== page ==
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Lawmakers announce bail deal

With less than a week before the Legislature’s scheduled adjournment, the major players in the debate over bail reform announced Friday they had reached a compromise on a proposed amendment to the New Mexico Constitution.

Under the compromise, judges would be allowed to deny bail to dangerous felony defendants before trial.

“It allows judges to hold the worst of the worst,” House Majority Leader Nate Gentry, R-Albuquerque, said at a news conference to announce the deal.

Currently, under the Constitution, nearly all defendants are entitled to reasonable bail.

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Also under the compromise, defendants who are “not detainable on grounds of dangerousness nor a flight risk in the absence of bond” couldn’t be held before trial solely because of a financial inability to post a money or property bond. A defendant would have to file a motion in court requesting relief from the requirement to post bond.

The House and Senate still must approve the compromise before the Legislature adjourns Thursday. The proposed constitutional amendment then would go to voters in November.

In addition to key lawmakers, those signing on to the compromise included state Supreme Court Justice Charles Daniels, who has led the court’s efforts on bail reform, and the bail industry.

The provision of the proposed amendment giving judges the authority to deny bail to dangerous felony defendants before trial had been widely supported by legislators; it is the provision dealing with defendants who are eligible for bail but can’t post it that had created controversy.

The bail industry argued the original language of the proposed amendment would have been a get-out-of-jail free card for defendants, would have led to judges not setting money bail and would have led to the collapse of the industry.

Gerald Madrid, president of the New Mexico Bail Bond Association, said the compromise narrowed the circumstances under which a defendant could get out of jail by claiming indigence. Jeffrey Clayton, policy director of the American Bail Coalition, said the compromise still allows judges to set financial conditions of bail.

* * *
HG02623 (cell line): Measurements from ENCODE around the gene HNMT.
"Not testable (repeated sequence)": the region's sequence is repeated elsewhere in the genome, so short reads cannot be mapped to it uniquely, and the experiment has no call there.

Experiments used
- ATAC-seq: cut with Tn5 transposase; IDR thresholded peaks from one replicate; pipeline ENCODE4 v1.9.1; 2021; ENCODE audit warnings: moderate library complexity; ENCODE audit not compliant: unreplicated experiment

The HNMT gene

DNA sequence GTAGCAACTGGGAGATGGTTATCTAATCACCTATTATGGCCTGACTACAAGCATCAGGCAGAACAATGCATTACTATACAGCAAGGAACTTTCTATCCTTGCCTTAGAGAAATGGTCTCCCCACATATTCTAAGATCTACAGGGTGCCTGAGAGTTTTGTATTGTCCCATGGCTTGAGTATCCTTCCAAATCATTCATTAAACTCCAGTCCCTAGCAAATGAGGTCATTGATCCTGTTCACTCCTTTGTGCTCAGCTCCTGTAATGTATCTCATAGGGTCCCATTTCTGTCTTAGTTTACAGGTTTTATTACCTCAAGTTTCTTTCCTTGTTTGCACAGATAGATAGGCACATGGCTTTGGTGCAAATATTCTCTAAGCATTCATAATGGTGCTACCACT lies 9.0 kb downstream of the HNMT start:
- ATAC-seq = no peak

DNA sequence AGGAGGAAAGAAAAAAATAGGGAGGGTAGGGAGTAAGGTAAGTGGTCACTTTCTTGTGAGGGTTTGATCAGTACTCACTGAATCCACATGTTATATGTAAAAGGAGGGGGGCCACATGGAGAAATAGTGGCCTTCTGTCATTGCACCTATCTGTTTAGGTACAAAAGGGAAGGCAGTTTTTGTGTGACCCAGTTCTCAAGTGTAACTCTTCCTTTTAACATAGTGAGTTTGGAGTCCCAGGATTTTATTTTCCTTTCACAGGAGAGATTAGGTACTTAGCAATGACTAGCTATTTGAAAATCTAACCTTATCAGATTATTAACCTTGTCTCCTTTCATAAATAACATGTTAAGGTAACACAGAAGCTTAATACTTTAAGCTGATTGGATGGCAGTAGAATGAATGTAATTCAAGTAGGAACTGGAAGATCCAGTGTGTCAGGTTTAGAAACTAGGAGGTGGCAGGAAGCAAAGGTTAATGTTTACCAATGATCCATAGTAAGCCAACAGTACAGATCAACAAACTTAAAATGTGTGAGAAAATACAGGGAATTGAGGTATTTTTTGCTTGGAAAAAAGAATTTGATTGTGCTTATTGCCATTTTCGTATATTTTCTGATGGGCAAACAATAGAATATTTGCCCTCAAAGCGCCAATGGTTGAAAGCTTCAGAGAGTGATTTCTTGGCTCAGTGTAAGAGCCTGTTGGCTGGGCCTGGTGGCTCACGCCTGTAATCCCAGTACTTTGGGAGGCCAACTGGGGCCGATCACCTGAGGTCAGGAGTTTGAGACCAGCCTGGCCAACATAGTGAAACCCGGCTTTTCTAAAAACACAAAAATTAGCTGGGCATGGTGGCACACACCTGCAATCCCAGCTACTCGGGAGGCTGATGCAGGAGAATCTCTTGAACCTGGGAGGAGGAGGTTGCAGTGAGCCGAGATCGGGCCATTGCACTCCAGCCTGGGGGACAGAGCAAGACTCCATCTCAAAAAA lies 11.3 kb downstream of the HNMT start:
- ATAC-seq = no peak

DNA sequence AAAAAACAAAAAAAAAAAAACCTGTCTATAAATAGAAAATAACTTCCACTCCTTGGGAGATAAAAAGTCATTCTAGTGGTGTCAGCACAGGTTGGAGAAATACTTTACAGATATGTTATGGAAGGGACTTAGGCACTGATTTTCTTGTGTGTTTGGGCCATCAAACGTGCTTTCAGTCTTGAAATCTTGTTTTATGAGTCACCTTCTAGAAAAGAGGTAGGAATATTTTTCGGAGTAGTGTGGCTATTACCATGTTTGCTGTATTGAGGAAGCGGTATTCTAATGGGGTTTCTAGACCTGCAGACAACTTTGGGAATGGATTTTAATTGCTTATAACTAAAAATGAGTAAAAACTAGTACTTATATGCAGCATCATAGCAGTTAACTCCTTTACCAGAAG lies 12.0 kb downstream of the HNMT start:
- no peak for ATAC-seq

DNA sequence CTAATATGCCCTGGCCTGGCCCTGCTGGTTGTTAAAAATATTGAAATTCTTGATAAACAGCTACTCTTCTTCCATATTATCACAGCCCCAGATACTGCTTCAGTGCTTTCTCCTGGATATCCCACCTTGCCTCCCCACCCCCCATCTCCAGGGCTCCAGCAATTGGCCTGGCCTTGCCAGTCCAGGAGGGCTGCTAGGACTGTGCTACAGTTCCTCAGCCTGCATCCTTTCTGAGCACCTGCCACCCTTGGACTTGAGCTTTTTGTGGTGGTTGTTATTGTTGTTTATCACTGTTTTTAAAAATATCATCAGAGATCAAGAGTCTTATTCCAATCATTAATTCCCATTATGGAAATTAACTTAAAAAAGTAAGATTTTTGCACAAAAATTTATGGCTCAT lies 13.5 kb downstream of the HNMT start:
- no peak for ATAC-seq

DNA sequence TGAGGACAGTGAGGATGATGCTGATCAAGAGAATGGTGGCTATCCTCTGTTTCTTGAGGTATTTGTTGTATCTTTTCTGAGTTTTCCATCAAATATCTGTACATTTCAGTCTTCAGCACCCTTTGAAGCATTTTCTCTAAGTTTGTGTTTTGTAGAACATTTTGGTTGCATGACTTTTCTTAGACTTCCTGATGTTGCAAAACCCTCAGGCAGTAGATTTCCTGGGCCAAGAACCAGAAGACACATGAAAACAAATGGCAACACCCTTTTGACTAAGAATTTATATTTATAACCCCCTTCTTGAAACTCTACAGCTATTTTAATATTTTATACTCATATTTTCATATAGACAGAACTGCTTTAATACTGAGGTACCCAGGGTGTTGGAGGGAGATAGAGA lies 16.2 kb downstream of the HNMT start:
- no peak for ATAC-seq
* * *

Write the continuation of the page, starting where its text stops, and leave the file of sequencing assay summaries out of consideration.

Daniels said the compromise deals with the two problems of the current bail system: dangerous defendants getting out of jail before trial and defendants who aren’t a danger remaining in jail because they can’t post money bail.

“And I think it’s better for the taxpayers,” Daniels said of the proposed amendment. The New Mexico Association of Counties has said that about 39 percent of all county jail inmates across the state have had bail set but haven’t posted it while they await trial, costing taxpayers millions of dollars a year to house the inmates.

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Prosecutors, defense lawyers, religious leaders, business groups and others supported the amendment as originally written. The Greater Albuquerque Chamber of Commerce board voted unanimously to do so.

Not everyone that has taken part in the debate over bail reform was onboard with the compromise, including the American Civil Liberties Union of New Mexico.

The ACLU supported the original provision dealing with defendants who are eligible for bail but can’t post it, but Executive Director Peter Simonson said the changes to that provision cloud the constitutional requirement that judges set bail in amounts that defendants can afford. Also, he said, the changes could lead to judges setting unreasonable bail for defendants thought to be flight risks.

Simonson said the ACLU was withdrawing its support of the proposed amendment but wouldn’t oppose it.

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